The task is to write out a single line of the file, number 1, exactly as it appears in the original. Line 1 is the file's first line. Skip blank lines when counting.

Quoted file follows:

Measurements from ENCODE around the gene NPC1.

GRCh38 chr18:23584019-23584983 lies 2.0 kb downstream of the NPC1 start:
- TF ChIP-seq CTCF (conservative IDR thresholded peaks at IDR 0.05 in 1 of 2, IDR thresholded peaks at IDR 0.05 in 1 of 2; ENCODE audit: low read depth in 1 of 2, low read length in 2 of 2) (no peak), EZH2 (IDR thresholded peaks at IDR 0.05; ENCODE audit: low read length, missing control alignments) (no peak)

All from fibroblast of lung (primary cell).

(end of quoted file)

Measurements from ENCODE around the gene NPC1.